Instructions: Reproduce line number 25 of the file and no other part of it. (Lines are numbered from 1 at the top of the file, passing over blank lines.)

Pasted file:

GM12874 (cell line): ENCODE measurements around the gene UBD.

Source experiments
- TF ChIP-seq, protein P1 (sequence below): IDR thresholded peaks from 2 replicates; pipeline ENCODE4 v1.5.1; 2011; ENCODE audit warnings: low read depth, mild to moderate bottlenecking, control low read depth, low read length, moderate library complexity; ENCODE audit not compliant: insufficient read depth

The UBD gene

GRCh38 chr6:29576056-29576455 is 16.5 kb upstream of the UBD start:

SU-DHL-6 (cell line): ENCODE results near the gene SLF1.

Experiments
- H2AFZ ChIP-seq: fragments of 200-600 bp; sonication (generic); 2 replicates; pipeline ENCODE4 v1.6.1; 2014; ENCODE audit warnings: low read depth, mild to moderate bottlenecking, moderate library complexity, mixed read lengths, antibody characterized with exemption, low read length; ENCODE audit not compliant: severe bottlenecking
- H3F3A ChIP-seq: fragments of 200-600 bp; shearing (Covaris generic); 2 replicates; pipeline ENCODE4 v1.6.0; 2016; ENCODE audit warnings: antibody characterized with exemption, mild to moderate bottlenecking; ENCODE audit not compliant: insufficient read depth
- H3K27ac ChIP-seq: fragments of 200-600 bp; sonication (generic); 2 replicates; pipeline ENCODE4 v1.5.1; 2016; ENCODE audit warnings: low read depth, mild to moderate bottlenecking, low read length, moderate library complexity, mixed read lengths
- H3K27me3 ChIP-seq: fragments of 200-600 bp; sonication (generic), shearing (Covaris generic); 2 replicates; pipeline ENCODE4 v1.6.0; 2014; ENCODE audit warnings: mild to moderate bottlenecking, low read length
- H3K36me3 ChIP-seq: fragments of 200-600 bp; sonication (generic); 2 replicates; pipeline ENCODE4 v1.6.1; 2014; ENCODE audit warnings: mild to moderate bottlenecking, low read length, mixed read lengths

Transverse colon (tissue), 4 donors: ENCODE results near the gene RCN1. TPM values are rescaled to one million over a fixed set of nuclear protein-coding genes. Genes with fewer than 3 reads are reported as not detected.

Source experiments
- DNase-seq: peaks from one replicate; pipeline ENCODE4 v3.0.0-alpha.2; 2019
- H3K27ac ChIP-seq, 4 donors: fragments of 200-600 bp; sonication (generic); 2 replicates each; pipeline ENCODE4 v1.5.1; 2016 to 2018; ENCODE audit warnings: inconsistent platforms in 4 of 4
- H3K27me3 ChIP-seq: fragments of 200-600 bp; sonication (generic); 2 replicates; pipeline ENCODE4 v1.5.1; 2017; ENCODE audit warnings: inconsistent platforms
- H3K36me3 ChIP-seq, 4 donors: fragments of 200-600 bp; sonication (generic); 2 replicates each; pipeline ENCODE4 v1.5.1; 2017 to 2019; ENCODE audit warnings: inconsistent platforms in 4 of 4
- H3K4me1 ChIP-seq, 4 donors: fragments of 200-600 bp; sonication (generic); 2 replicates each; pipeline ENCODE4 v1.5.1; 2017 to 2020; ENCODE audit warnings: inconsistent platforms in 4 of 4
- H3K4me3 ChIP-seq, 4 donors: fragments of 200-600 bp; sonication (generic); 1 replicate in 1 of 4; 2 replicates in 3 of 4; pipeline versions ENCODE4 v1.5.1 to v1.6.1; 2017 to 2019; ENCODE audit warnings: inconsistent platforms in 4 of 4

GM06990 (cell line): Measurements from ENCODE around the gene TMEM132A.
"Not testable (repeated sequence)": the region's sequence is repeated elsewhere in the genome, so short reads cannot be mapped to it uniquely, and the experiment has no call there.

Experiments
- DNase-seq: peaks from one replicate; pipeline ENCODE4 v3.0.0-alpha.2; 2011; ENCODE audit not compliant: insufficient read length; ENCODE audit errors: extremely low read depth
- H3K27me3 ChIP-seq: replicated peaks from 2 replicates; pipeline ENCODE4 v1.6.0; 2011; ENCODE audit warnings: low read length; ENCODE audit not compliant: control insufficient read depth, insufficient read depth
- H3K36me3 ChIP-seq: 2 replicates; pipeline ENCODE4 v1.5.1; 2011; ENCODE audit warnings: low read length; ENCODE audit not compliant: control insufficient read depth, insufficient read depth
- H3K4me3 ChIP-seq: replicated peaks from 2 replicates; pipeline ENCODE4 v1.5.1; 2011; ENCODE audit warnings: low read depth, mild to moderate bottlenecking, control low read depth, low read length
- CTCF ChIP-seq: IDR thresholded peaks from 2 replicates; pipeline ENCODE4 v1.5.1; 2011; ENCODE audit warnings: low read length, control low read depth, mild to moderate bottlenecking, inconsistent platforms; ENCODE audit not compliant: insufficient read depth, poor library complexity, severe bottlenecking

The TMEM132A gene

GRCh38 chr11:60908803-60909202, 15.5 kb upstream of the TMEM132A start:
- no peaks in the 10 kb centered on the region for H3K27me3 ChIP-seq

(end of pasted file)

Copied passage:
- H3K27me3 ChIP-seq: replicated peaks from 2 replicates; pipeline ENCODE4 v1.6.0; 2011; ENCODE audit warnings: low read length; ENCODE audit not compliant: control insufficient read depth, insufficient read depth